Nucleophosmin holds it all together, the smart glue of the nucleolus
The nucleolus is an organelle that serves as a factory for ribosome production and a stress sensor in the nucleus of eukaryotic cells. Unlike the nucleus, the nucleolus is not surrounded by a membrane. Instead, the nucleolus and several other so-called “membrane-less organelles” are something like the colorful undulating blobs in lava lamps — dynamically forming, shifting and fusing. In work published by the Kriwacki lab at St. Jude Children’s Research Hospital, we discovered that a protein critical to liquid-liquid phase separation within the cell undergoes internal changes in conformation that are key to its function.
The protein, nucleophosmin, is a kind of “smart glue” within the nucleolus that helps organize and regulate the construction of ribosomes — the biological machines that assemble proteins using their RNA genetic code as a guide. In earlier studies, we revealed how nucleophosmin binds to proteins and RNA to promote phase separation, as well as ribosomes’ assembly. However, our studies of nucleophosmin yielded results hinting that its heterotypic interactions — those with proteins other than itself and RNA — did not fully explain how part of the molecule, called the intrinsically disordered region, functioned.
The experiments point to how the intrinsically disordered region undergoes changes as ribosomes are assembled and the makeup of the nucleolus changes. The changes in the intrinsically disordered region increase homotypic interactions — those within the nucleophosmin molecule itself. The research also revealed how nucleophosmin interacts with another protein called SURF6. Scientists discovered that SURF6 acts as a partner to nucleophosmin in creating and maintaining the loose scaffolding that holds the fluid nucleolus together.
The experiments revealed important new details of the mechanism by which the “smart glue” nucleophosmin changes its internal conformation as the liquid-like nucleolus facilitates ribosome assembly. At an early stage of the process, its primary job is to shepherd RNA and proteins to assemble ribosomes. But as the glue molecule hands off its cargo as ribosomes form, the glue molecule adjusts itself to interact with other glue molecules via homotypic interactions.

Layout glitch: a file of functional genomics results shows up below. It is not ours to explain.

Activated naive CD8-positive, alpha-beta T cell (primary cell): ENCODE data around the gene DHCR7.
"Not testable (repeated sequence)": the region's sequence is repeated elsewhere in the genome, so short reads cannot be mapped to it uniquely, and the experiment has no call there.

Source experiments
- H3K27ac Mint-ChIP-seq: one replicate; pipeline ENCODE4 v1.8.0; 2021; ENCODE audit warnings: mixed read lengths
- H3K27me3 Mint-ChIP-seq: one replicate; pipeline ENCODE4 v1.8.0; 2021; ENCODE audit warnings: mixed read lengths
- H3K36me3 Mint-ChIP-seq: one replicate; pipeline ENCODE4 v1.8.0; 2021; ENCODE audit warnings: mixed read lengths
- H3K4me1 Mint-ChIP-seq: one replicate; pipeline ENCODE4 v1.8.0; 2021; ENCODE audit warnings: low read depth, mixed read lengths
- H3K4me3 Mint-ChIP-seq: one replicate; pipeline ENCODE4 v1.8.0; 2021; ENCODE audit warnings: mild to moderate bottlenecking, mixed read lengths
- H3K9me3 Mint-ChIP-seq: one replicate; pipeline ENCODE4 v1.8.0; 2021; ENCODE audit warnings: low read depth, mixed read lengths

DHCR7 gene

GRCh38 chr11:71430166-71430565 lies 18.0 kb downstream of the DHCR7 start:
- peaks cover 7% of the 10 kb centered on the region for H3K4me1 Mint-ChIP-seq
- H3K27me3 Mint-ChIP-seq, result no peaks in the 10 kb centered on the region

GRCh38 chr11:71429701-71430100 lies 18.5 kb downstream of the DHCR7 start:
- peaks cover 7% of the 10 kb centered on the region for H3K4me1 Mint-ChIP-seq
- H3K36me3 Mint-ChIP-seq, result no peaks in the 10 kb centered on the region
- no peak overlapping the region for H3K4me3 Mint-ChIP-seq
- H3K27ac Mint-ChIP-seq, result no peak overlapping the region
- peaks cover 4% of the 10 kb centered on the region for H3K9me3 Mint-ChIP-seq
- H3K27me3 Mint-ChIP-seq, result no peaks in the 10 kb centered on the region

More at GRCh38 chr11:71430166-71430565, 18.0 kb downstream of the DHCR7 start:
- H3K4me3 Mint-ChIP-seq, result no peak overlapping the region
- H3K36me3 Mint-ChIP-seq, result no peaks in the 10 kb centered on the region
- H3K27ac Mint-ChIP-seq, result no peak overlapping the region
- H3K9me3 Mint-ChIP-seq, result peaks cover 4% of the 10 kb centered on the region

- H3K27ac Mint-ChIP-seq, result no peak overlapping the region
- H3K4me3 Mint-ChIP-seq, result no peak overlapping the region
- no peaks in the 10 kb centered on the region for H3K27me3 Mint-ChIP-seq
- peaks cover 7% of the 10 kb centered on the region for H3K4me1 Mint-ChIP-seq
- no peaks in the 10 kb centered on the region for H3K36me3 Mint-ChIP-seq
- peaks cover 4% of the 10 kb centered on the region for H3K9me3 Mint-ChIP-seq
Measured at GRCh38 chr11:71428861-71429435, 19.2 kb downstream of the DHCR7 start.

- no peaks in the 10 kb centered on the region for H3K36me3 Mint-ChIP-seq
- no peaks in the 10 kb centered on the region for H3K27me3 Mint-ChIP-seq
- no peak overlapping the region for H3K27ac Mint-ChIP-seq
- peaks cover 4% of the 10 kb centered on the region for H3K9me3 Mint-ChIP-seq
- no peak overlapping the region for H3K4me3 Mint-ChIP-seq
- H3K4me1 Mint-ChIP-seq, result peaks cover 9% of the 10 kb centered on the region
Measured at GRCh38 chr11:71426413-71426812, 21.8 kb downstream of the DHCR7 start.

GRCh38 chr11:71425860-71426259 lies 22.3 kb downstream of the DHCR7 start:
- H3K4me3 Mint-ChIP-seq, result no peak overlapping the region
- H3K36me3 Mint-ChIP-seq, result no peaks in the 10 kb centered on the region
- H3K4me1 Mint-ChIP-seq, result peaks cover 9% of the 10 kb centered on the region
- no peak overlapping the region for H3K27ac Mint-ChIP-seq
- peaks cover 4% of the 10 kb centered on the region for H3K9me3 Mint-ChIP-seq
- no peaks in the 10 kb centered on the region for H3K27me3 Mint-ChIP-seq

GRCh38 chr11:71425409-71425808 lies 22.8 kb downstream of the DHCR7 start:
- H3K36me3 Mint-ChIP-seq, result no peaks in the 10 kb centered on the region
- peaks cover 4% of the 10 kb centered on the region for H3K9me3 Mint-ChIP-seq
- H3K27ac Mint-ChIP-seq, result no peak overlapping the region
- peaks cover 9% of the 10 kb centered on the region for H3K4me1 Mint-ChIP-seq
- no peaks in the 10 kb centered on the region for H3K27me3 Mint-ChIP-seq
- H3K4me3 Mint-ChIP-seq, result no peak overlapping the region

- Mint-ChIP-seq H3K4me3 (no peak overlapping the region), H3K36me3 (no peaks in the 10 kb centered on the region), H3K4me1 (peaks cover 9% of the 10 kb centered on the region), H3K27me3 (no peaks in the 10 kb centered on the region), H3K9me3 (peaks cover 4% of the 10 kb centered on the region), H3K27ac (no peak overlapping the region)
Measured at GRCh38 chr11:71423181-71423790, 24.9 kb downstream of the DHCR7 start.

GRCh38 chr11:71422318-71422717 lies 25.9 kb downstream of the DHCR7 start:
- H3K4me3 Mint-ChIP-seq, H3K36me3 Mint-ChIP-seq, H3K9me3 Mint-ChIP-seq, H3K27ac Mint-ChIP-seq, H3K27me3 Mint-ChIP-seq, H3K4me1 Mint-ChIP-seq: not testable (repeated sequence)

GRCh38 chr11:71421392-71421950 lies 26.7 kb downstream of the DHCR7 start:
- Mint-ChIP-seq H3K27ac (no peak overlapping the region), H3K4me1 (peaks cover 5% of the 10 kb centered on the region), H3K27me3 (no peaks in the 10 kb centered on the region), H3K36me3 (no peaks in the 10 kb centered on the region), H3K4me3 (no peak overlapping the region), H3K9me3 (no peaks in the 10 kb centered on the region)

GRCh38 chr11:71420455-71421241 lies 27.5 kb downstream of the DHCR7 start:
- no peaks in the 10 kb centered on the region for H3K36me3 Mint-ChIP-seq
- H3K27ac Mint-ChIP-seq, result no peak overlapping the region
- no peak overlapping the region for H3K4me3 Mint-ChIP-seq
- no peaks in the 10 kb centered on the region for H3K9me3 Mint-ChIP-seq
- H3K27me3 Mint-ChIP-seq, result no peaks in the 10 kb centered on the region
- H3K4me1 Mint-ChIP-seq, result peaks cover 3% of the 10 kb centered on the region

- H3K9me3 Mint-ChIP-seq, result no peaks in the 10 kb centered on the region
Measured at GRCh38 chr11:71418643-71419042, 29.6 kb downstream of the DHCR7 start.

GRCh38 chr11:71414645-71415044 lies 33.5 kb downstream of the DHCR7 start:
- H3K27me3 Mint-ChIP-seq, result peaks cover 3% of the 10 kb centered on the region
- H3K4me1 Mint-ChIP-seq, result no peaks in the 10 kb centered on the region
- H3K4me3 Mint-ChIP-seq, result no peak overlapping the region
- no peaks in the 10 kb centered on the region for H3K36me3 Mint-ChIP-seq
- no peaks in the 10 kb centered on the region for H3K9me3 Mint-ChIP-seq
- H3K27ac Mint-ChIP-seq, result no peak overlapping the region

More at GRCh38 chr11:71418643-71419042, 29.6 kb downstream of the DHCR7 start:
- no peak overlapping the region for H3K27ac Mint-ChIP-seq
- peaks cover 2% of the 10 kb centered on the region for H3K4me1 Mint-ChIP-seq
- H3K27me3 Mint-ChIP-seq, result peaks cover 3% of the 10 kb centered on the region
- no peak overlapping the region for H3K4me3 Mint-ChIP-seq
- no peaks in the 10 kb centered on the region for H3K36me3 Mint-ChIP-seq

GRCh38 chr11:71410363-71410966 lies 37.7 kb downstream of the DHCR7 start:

This non-covalent cross-linking of nucleophosmin proteins constitutes a kind of buffering, in which nucleophosmin helps maintain the liquid consistency of the nucleolus. In this buffering, the homotypic mechanism competes with nucleophosmin’s heterotypic mechanisms by which it attaches to RNA and proteins in helping assemble ribosomes.
The discoveries of nucleophosmin’s role in the nucleolus will offer broader insights into the mechanism of phase separation in other membrane-less organelles in the cell. The research could also have important clinical implications, for example in understanding the molecular basis of amyotrophic lateral sclerosis (ALS), or Lou Gehrig’s disease. It’s a debilitating disease in which toxic dipeptide repeats affect nucleophosmin’s nucleolar function and inhibit ribosome assembly. Also, mutations in nucleophosmin are the most frequent molecular abnormalities in adult acute myeloid leukemia. In future studies, we plan to explore how the abnormal nucleophosmin drives the leukemia.
Diana Mitrea, Corey Carmichael, Richard Kriwacki
St. Jude Children’s Research Hospital, USA
Self-interaction of NPM1 modulates multiple mechanisms of liquid-liquid phase separation.
Mitrea DM, Cika JA, Stanley CB, Nourse A, Onuchic PL, Banerjee PR, Phillips AH, Park CG, Deniz AA, Kriwacki RW
Nat Commun. 2018 Feb 26